A doctor explains the safety of an epidural injection for the elderly patient including those with heart disease.
You may also be wondering if this procedure is done under general anesthesia (to guarantee the patient won’t move).
“General anesthesia isn’t required for an epidural injection,” says Dr. Michael Perry, MD, member of the North American Spine Society and American College of Sports Medicine.
“Typically, they can be done with local anesthesia. If the patient is very anxious, a light sedation can be used.”
Epidural steroid injections are usually administered to people who have pain from a compressed nerve at the location of their lower spine.
The irritation results in local inflammation. The drug that’s injected calms down this inflammation, thereby reducing pain.
Whether the patient is younger or elderly, these epidural injections typically last around three months, sometimes a little longer.
They are quite safe for an older patient, but what about one with heart disease?
Heart Disease in an Elderly Patient
“As it relates to heart disease, as long as the patient is in good medical health or being followed regularly by a doctor, an epidural injection is not very risky,” says Dr. Perry. “The problem comes in if the patient is on blood thinners.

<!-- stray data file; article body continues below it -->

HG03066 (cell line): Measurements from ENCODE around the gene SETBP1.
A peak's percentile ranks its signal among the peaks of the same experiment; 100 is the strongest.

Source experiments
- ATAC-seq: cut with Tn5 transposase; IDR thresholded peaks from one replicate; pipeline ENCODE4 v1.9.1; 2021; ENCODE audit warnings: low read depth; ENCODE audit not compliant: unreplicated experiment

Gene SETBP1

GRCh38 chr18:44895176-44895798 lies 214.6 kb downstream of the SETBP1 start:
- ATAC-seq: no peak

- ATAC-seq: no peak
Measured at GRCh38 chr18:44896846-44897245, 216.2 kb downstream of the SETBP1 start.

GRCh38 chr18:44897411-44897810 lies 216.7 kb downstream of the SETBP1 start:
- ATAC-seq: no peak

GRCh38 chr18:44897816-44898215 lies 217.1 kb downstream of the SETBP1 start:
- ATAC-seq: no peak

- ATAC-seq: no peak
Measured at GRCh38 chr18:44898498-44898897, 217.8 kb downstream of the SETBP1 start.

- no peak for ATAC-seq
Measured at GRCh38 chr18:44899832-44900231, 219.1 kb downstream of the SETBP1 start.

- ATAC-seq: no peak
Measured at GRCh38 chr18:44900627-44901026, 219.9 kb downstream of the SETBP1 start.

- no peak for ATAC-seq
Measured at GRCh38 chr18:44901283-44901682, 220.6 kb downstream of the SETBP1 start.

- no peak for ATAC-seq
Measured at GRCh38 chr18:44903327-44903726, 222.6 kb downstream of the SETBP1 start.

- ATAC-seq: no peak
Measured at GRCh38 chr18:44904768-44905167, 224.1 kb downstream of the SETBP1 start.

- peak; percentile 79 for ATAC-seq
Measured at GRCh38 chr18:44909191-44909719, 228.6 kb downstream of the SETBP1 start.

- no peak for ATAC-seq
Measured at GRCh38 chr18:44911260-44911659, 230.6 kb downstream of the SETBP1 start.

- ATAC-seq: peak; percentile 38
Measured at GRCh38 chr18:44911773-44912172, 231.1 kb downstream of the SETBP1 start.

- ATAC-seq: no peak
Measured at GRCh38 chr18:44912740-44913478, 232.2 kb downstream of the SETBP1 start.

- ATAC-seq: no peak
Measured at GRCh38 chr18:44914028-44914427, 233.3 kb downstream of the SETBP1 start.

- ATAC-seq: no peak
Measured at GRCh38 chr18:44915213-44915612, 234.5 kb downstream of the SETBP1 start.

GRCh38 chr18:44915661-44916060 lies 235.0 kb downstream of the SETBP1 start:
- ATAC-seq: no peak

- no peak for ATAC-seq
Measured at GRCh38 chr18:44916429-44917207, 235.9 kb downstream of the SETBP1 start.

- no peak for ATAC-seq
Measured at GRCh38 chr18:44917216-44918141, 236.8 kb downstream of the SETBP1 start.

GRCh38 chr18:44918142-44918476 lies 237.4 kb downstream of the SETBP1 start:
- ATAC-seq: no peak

“In this case, if you do an epidural, there is a risk of developing a hematoma (collection of blood), which can cause spinal cord compression and be very dangerous.
“Their doctor should ask if they’re on anti-coagulation/blood thinners before giving an epidural injection.
“For the most part, age doesn’t matter when it comes to epidural injections. And neither does the patient’s history of CABG.”
If anything is harmful to the aged person, it’s living with the pain that a compressed or “pinched” nerve in the lower back causes.
Pain is also not always the only symptom; there may be tingling, numbness and weakness in the leg.
The drug that’s used for an epidural injection is a corticosteroid.
Dr. Perry is chief medical director and co-founder of USA Spine Care & Orthopedics, and is frequently sought out for his minimally invasive spine surgery expertise.
Lorra Garrick has been covering medical, fitness and cybersecurity topics for many years, having written thousands of articles for print magazines and websites, including as a ghostwriter. She’s also a former ACE-certified personal trainer.